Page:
Just to make sure you don't allow an assumption to become thought of as a fact, but the overall appearance and basic design was all Ray Stenning's work, and I have it on good authority that he worked very closely with both trentbarton management and with Optare's excellent design team to make sure reality was as close to the original vision as possible, bearing in mind the physical restraints of sticking with the basic Optare structure.

Anonymous said...

ADL E200 anyone?

Shouldn't the route number be on the nearside?

Neil said...

I personally think it looks quite good.

Anonymous said...

There is no evidence to suggest that all former rainbow routes will become 'I' routes, just because this one is. Maybe they will, maybe they won't. Rainbow 5 became indigo, close observers will remember, and rainbow 2 became 'the two'.

Once again, conclusions are being drawn based on assumptions. Risky territory that!

will said...

Based purely on design i would have a Tempo SR above an ADL any day.

will said...

I assume the following are all Trent specified;

Like the destination set-up, both in terms of different colours and (if looks like)seperate boxes so the route number/name will always be shown.

Like the fine details, such as etching on the interior partitions

Dislike the interior. Whilst i can see the reason for moving away from the 'coffee shop' interior, is this really a forward step?

Anonymous said...

As some of the anon's have mentioned, some of this story is sloppy reporting based on presumption, not fact. A shame to see the blog resort to this kind of journalism. Hopefully Busing will address this?

Anonymous said...

As an operator, whose whole fleet was once Optare, all I can see and read is this incessant fawning over Optare design, Stenning spin and Trentbarton Huff n puff.

Optare are a busted flush to most small operators. Their after sales was diabolical, parts delivery worse and I will never repeat the four years of hell that I endured with their products.

It is a shame that products with such good potential are damned by the stable they come from.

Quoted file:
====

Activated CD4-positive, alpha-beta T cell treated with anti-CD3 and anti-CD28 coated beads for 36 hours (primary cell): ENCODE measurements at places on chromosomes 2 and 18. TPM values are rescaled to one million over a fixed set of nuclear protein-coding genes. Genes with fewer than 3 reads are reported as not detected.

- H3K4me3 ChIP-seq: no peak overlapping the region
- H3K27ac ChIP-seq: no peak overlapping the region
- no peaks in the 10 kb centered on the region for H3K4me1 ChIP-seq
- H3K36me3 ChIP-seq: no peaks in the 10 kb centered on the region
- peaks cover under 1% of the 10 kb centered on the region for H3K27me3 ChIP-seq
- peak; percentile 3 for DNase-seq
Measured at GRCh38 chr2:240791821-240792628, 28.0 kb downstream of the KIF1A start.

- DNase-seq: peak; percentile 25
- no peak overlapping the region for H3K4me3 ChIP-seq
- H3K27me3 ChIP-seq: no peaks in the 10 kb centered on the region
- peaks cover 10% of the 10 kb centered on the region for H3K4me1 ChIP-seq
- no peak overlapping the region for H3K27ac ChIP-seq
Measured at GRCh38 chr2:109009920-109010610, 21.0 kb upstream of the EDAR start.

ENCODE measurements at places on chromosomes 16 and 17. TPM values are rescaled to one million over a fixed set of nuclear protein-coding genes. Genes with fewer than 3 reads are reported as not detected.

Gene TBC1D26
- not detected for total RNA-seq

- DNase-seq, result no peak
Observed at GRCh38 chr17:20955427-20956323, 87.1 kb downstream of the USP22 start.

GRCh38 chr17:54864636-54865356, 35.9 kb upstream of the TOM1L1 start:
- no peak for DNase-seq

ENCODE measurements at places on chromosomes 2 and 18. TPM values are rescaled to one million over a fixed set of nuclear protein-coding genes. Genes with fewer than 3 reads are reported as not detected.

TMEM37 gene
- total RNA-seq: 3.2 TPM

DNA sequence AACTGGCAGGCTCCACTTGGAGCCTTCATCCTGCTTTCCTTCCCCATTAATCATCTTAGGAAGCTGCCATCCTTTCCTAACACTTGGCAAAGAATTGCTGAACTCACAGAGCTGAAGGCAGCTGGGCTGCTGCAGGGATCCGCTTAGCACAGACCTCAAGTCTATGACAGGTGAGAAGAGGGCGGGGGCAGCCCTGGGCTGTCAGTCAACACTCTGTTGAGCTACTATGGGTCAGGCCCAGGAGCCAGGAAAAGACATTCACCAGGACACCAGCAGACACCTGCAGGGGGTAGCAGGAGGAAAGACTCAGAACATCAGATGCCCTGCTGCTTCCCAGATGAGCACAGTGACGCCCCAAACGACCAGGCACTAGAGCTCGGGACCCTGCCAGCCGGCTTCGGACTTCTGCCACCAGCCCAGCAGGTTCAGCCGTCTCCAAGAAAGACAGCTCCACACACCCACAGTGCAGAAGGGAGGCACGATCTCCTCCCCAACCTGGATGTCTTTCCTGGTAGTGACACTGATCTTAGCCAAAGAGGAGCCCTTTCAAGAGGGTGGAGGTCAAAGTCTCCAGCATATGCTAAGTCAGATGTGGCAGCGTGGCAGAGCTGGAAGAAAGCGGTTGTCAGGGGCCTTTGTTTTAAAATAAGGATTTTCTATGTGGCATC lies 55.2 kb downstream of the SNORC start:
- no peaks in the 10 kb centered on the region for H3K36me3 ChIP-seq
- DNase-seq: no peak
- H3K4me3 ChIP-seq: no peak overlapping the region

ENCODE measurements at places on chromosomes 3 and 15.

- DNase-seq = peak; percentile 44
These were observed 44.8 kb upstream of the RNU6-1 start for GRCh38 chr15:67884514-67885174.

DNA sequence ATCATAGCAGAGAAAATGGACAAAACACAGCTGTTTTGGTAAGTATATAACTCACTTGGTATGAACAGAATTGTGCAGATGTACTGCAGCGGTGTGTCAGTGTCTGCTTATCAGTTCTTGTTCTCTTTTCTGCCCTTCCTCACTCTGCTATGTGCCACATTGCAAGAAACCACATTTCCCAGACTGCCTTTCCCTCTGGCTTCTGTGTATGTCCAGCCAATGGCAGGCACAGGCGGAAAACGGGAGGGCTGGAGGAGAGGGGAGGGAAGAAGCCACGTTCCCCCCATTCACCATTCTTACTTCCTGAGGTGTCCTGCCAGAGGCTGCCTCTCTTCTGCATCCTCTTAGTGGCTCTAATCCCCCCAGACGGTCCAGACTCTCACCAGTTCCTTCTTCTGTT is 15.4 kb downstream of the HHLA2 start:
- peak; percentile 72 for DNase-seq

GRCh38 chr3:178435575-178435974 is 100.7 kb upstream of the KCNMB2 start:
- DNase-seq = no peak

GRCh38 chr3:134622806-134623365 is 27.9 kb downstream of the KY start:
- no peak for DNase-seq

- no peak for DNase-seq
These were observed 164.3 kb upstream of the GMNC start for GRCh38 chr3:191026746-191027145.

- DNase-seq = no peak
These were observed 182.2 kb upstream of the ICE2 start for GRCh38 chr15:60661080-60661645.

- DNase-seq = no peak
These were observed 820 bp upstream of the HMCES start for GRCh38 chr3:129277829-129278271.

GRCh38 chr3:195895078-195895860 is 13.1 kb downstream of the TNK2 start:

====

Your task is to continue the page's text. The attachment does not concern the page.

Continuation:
They are lucky that the politics of the industry big boys keep them from disappearing completely.

I wont hide under anonymous and I know that I am not at all alone in my despair at Optare.

Paul Thompson

Stevie D said...

The original Tempo was butt-ugly, and looked like it had been designed by people working on different projects who weren't allowed to communicate with each other. While this one may be a little more bland and a little less extravagant, I think it's much more pleasing to look at.

That said, I'm not a huge fan of any Optare styling generally, not since the days of the Delta and the Metrorider, and I don't think I've ever seen an East Lancs body that doesn't look unbearably awful, so "bland but quite pleasant" is a huge improvement on their track record!

Busing said...

Thanks for your comments. Here's some feedback:

1. "Hmmm...I'm intrigued - where do you see the similarity?

Not similar to the ECW bodied RELH of your profile, RC169 but in the slope & curve of the windscreen that has a vague RE look about it. A matter of opinion, I guess.

2. "Optare's excellent design team"

Not everyone who commented shares that view!

3. "Shouldn't the route number be on the nearside?"

Yes, it should.

4. "There is no evidence to suggest that all former rainbow routes will become 'I' routes"

At the time of writing, that was my understanding. May change, of course.

5. "Some of this story is sloppy reporting based on presumption, not fact. A shame to see the blog resort to this kind of journalism."

See 4. above. Am genuinely sorry if you feel this way. Yes, I can address this in future, by not publishing anything.

6. "All I can see and read is this incessant fawning over Optare design, Stenning spin and Trent Barton huff n puff."